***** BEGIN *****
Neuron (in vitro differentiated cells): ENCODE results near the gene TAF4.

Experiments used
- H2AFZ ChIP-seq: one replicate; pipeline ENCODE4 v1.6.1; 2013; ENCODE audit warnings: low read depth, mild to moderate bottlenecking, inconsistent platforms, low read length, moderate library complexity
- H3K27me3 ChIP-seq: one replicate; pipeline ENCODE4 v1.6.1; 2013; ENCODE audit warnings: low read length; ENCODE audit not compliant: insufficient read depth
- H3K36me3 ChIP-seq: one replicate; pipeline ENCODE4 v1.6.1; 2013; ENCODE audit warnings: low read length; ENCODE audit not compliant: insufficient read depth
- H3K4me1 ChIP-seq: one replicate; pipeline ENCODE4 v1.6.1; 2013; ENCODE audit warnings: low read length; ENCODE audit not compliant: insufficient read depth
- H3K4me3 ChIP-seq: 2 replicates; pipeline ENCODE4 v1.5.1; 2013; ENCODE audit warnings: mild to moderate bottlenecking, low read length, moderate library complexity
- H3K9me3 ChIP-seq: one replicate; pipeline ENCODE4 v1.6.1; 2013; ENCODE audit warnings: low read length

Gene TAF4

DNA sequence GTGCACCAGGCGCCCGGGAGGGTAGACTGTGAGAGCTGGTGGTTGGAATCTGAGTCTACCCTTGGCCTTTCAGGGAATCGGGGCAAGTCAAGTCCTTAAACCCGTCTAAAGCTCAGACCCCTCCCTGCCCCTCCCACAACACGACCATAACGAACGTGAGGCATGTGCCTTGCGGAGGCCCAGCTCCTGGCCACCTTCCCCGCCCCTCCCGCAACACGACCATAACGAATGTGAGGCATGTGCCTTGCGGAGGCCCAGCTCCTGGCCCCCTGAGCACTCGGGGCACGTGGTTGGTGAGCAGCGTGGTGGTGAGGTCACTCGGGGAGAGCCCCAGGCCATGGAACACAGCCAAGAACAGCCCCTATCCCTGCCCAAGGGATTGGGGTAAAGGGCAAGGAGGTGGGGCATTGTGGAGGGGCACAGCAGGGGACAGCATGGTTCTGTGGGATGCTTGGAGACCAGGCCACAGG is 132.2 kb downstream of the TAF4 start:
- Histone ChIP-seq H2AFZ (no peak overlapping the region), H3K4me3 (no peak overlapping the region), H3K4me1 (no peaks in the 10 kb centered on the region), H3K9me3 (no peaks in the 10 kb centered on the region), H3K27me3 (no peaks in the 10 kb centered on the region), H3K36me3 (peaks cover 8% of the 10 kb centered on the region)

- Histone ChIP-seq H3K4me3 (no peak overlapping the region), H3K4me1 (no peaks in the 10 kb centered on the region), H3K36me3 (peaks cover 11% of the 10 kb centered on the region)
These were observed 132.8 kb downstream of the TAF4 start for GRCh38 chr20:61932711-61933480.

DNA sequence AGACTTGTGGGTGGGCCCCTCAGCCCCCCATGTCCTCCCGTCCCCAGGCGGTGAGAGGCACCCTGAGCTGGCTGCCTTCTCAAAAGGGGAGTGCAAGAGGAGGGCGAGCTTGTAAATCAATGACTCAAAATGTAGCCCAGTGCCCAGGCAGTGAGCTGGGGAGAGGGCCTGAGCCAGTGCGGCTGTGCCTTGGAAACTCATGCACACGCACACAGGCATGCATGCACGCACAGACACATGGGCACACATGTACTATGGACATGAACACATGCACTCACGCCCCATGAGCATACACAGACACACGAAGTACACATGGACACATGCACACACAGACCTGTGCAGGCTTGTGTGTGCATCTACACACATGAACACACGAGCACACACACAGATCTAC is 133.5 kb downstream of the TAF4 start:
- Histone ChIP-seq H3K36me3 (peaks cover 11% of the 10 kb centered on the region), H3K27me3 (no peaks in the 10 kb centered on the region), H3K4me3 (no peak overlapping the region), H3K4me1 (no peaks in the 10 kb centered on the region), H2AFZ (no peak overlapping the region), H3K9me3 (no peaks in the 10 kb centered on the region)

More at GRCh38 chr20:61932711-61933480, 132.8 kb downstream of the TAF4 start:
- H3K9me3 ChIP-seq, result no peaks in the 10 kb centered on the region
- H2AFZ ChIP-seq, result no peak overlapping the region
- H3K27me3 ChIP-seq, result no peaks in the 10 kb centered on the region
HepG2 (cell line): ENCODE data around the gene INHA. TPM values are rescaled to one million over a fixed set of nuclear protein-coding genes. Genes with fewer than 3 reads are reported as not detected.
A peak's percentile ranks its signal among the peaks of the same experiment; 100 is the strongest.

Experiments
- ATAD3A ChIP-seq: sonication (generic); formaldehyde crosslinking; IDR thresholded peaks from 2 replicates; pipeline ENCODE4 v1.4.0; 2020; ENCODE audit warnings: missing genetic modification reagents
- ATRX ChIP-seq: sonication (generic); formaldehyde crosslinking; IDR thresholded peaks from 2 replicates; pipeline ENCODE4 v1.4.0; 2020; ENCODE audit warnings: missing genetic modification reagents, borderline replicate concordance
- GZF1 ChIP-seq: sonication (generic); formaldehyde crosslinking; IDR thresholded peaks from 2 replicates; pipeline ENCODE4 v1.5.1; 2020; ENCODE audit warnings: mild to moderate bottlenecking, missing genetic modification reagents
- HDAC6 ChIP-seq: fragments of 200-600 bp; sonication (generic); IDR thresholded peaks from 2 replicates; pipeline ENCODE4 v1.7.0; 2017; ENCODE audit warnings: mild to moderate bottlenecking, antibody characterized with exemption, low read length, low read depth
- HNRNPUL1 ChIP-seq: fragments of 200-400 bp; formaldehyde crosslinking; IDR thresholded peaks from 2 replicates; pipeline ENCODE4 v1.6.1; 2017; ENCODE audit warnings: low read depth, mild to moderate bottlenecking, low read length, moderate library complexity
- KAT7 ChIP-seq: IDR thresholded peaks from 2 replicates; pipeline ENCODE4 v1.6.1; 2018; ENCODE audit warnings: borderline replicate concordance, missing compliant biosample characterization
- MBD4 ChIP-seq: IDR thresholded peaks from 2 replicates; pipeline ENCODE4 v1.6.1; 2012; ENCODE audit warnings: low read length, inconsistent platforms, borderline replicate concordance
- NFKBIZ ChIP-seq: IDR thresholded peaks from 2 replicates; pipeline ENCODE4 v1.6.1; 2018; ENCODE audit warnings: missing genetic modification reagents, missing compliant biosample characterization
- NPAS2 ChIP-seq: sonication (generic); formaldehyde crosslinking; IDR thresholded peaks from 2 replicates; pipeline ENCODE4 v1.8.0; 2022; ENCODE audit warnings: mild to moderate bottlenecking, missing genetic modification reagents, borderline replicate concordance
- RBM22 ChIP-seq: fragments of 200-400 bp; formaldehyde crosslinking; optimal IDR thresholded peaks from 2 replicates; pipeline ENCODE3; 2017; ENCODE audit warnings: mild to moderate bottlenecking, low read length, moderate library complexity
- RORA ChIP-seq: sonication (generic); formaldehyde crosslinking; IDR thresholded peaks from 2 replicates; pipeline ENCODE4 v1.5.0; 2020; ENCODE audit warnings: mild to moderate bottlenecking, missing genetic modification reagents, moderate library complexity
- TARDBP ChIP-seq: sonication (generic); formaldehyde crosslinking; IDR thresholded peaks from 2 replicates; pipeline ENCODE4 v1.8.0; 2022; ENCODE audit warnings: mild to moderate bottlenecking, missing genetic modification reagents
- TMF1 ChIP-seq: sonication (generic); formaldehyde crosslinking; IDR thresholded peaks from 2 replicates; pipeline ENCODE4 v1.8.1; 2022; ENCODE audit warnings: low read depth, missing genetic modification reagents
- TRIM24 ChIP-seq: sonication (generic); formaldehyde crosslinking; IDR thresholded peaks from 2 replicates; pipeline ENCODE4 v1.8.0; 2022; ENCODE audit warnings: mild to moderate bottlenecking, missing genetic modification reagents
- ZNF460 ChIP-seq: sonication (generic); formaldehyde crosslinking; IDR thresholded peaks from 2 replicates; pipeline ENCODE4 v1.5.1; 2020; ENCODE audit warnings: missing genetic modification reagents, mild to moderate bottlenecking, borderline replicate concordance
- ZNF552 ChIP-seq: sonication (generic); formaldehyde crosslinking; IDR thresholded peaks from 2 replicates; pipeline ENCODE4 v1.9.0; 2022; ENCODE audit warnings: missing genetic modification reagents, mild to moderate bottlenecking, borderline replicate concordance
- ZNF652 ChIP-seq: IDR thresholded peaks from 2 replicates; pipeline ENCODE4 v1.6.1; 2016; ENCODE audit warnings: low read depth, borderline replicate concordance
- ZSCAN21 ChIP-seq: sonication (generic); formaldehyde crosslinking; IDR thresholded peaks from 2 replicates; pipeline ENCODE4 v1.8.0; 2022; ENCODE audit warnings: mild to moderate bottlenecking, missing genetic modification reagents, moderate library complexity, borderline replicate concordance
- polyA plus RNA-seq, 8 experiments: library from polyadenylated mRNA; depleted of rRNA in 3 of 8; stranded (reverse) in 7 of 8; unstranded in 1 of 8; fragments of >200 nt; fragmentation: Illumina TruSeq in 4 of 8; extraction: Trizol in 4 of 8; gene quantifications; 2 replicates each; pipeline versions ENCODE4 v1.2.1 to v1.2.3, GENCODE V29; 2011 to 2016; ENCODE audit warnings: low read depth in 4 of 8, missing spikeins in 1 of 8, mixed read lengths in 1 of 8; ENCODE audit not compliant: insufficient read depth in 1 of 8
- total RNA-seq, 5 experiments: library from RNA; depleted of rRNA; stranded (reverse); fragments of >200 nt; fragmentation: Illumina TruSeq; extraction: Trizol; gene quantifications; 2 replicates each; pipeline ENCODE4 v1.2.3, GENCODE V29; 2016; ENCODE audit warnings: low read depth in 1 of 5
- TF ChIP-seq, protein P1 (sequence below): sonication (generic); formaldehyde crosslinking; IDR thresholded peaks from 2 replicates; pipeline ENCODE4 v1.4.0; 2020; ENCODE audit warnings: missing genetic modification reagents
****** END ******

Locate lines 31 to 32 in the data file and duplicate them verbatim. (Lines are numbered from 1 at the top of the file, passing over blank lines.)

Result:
- NPAS2 ChIP-seq: sonication (generic); formaldehyde crosslinking; IDR thresholded peaks from 2 replicates; pipeline ENCODE4 v1.8.0; 2022; ENCODE audit warnings: mild to moderate bottlenecking, missing genetic modification reagents, borderline replicate concordance
- RBM22 ChIP-seq: fragments of 200-400 bp; formaldehyde crosslinking; optimal IDR thresholded peaks from 2 replicates; pipeline ENCODE3; 2017; ENCODE audit warnings: mild to moderate bottlenecking, low read length, moderate library complexity